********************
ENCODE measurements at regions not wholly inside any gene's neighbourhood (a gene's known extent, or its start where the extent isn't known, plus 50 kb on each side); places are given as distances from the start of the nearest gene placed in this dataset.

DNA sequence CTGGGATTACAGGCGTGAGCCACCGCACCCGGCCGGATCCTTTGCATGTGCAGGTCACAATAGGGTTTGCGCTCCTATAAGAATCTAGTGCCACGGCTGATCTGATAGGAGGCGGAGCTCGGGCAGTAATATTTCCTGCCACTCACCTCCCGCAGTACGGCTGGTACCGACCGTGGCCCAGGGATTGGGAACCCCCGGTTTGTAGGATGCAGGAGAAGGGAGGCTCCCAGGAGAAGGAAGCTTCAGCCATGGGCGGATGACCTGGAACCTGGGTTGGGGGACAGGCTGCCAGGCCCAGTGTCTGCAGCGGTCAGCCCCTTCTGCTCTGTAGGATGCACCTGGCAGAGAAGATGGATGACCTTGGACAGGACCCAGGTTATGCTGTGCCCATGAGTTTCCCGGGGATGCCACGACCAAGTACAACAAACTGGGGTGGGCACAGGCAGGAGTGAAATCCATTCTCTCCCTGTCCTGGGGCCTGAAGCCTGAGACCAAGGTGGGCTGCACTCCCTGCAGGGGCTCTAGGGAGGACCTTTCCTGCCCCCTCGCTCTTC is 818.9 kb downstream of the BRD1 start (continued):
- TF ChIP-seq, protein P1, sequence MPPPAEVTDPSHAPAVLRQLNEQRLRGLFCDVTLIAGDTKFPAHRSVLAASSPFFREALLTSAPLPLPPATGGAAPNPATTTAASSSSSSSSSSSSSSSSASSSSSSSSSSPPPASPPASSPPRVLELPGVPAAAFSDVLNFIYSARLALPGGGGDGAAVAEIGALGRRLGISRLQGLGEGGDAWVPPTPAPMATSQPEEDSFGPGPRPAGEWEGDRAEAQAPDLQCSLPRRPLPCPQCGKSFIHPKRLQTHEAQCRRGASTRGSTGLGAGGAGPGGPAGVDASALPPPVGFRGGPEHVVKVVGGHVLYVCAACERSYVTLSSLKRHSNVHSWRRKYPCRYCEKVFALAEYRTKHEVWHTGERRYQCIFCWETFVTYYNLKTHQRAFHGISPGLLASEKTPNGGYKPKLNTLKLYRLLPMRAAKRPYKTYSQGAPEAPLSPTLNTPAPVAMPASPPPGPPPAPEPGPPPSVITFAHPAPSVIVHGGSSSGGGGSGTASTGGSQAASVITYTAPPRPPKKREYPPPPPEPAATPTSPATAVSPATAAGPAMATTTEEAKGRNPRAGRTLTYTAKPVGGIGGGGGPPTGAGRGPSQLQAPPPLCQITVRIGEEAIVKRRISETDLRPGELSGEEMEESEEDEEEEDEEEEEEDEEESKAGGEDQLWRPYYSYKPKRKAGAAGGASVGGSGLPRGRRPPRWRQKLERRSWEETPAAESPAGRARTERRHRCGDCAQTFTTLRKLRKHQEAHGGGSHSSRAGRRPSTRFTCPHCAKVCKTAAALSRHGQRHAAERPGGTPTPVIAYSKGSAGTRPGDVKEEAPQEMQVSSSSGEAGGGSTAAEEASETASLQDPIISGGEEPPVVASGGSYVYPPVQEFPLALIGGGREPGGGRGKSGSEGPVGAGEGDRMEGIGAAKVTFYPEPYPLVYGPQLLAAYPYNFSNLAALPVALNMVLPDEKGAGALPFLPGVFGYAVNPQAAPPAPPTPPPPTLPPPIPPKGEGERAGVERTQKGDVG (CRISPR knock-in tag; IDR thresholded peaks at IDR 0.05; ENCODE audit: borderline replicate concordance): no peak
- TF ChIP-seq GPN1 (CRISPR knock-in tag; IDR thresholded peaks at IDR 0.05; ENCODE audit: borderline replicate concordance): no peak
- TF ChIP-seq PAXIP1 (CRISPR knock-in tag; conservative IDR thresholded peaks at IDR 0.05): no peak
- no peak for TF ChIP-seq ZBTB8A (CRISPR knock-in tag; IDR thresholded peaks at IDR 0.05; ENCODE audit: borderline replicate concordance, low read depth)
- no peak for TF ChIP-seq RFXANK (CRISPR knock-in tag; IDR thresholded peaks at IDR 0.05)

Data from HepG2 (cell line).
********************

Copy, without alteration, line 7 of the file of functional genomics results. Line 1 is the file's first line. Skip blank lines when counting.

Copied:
- no peak for TF ChIP-seq RFXANK (CRISPR knock-in tag; IDR thresholded peaks at IDR 0.05)